This is my position, following in the Reformation and Puritan tradition. I will stay where I am and be a witness. A witness for the sake of the Gospel. A witness against what I see as error. A witness for the healing of a body that has been called to be one. I believe where I am is a good place with a lot of work being done for the Gospel.

I will never leave because of minor disputes or cultural baggage. I will not partake in schism.

There is a term amongst youth counter-culture that is helpful. It is called ‘chasing the red dragon’ and what it means is that you are looking for something that is not there and you will waste your whole life looking for.

I will not chase the red dragon of the purest church in the world- our Confession of Faith, chapter 25, says that even the purest churches under heaven are subject to both mixture and error.

I believe that we are confessionally bound to acknowledge this and to have the same faith of our Puritan forefathers- stay and fight under the captain of our souls, who loved a spotted and unfaithful bride enough to die for her.

I will live for her and pray that she can be pure in doctrine, practice, and single mindedness.

Two a’Brakel quotes to ponder:

It is not sufficient to merely join the church, to remain with her for some time, and thereafter to separate from her. One ought never to break away from and leave her under the pretense that the church is degenerate, in order to establish a pure church, for: First, the Lord has never blessed such endeavors. There have always been those (in the first church, both prior to her oppression by the antichrist as well as since the time of the Reformation) who under this pretense have broken away from the church. The Lord, however, has always overturned such endeavors, and such undertakings have collapsed of themselves when the initial instigators died. Due to a just judgment of God, however, such individuals have rarely perceived their errors and made confession of them, and have rarely rejoined the church. Rather, having been given over to their own stubbornness, they have remained independent as people without any religion, or they have succumbed to heresy and have joined themselves to such assemblies which most fully agreed with their errors. Such was the case with the Brethren in Hungary, and in our days the Labadists have arisen who have boasted of great things (II: 60).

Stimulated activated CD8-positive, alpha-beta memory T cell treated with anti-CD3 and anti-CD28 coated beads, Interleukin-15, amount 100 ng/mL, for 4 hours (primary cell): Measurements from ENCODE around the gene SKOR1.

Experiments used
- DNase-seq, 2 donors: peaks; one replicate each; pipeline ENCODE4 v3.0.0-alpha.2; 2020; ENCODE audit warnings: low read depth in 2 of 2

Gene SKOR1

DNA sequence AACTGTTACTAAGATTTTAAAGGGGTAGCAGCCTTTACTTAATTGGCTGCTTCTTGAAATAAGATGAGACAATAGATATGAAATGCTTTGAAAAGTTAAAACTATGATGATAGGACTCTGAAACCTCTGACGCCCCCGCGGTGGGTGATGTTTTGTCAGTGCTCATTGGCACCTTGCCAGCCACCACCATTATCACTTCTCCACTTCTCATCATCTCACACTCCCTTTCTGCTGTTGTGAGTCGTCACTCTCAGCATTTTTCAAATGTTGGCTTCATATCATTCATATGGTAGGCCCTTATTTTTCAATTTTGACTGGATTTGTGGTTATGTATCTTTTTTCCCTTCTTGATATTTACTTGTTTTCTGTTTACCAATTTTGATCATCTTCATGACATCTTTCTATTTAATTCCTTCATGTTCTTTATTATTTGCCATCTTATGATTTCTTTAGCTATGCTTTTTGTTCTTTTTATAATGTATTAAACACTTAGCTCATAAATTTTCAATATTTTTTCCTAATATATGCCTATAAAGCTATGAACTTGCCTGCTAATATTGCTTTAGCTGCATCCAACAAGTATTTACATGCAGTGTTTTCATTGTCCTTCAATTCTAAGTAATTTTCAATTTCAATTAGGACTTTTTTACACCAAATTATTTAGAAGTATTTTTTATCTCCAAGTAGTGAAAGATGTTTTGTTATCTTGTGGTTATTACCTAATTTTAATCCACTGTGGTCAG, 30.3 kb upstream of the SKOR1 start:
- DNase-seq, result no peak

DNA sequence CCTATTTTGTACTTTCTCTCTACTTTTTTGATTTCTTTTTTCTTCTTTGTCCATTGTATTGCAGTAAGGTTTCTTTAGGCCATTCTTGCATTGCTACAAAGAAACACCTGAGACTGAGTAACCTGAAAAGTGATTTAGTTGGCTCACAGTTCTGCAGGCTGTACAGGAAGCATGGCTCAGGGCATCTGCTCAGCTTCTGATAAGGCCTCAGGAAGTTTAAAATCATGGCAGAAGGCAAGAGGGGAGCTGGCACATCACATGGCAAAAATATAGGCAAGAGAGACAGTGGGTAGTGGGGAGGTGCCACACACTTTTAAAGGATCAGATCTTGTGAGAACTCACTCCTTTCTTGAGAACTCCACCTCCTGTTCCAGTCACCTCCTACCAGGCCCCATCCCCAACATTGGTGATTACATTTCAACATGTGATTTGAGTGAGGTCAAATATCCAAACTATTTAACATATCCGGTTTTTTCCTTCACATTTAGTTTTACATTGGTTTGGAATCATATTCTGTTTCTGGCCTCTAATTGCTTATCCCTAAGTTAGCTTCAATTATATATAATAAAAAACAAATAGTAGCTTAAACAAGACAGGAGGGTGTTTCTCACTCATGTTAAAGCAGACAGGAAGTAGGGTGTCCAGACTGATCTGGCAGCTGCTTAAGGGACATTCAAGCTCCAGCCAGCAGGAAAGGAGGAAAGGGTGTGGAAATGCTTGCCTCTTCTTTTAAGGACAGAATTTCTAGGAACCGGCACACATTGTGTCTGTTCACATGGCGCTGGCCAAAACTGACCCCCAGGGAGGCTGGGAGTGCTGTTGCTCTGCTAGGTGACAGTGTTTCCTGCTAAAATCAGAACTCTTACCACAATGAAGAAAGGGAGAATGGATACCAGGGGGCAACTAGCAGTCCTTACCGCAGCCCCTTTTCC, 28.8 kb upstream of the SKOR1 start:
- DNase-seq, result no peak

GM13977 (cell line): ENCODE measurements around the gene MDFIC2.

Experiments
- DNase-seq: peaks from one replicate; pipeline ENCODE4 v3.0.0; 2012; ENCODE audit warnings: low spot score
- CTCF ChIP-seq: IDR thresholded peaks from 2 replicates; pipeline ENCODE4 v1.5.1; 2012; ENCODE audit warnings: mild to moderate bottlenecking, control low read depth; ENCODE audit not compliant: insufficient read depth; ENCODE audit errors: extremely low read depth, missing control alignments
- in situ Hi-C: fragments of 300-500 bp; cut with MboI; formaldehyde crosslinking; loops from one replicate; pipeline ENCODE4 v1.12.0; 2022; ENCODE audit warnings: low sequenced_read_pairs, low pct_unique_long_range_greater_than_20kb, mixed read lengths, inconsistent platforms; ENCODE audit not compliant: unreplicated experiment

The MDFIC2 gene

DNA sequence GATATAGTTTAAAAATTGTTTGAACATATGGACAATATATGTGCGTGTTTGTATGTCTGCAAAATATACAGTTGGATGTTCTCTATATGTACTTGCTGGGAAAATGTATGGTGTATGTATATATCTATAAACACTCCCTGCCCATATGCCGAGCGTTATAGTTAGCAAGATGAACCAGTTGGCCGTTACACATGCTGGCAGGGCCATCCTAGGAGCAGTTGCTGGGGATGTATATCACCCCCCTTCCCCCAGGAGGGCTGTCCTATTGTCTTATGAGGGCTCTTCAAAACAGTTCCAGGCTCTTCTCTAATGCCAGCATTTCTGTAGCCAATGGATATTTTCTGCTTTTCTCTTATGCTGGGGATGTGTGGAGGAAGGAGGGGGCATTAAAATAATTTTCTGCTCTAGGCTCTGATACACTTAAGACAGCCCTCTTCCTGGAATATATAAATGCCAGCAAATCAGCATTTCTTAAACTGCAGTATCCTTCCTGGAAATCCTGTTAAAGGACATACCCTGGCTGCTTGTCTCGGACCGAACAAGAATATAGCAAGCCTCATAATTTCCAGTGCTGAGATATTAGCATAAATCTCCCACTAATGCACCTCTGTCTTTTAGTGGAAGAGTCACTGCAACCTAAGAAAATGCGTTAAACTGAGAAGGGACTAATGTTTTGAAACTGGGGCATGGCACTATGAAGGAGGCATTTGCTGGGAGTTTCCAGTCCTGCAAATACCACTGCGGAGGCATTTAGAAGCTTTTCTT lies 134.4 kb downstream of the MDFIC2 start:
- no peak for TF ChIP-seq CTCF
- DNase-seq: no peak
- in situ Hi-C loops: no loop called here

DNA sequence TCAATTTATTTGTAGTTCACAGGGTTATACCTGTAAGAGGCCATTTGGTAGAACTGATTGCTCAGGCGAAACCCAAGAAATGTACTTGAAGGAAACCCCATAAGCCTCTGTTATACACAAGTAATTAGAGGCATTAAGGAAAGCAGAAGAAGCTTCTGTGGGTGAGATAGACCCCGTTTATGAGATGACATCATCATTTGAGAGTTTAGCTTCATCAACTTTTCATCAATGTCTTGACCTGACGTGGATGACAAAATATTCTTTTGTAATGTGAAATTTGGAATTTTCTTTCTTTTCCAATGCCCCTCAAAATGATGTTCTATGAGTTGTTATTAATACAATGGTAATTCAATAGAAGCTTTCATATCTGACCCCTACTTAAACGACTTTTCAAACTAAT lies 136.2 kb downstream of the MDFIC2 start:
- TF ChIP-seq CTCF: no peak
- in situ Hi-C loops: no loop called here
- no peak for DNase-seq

It is a dreadful sin to depart from the church for the purpose of establishing one which is better, for the church is one, she being the body of Christ. To separate oneself from the church is to separate from the people of Christ and thus from His body, thereby withdrawing himself from the confession of Christ and departing from the fellowship of the saints. If one indeed deems the church to be what she really is, one will then cause schism in the body of Christ, grieve the godly, offend others, give cause for the blaspheming of God’s Name, and cause the common church member to err (II: 61).


Our church beadle wrote a series of blogs entitled Principles of Christian Blogging. They are well worth reading and distributing. A Google document is available here.